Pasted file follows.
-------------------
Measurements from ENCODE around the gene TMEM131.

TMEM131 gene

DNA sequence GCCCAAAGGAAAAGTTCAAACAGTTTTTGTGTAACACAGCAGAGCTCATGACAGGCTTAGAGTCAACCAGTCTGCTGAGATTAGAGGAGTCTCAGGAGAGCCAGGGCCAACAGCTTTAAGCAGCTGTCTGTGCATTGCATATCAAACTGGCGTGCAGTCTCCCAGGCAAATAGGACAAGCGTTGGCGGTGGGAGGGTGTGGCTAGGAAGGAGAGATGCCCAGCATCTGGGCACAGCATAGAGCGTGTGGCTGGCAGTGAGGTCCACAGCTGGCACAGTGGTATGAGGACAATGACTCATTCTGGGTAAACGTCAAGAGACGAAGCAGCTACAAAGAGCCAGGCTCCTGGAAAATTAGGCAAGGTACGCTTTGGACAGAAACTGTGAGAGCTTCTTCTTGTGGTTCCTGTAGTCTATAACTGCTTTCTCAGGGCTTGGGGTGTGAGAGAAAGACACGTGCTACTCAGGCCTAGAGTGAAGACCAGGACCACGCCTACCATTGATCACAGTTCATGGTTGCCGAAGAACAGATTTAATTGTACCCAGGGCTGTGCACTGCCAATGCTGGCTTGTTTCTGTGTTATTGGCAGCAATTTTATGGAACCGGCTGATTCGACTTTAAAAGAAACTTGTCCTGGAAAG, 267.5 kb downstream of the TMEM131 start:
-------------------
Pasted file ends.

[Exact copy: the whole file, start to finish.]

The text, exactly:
Measurements from ENCODE around the gene TMEM131.

TMEM131 gene

DNA sequence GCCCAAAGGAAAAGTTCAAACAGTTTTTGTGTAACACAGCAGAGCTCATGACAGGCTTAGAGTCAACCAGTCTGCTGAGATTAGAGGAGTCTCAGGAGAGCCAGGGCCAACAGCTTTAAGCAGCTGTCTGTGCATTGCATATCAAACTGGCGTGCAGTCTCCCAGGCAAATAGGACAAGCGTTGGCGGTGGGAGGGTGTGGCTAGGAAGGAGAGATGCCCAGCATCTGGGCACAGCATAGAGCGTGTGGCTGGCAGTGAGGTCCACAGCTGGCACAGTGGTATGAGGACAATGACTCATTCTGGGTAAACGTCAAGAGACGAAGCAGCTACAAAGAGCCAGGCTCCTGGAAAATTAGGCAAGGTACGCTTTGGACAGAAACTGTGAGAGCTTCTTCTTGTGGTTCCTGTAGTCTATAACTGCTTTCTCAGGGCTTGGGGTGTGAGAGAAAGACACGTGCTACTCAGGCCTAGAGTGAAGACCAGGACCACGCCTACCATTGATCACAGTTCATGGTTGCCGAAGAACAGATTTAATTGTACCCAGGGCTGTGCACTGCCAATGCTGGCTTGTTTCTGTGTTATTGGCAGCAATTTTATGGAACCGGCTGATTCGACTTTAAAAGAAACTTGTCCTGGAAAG, 267.5 kb downstream of the TMEM131 start: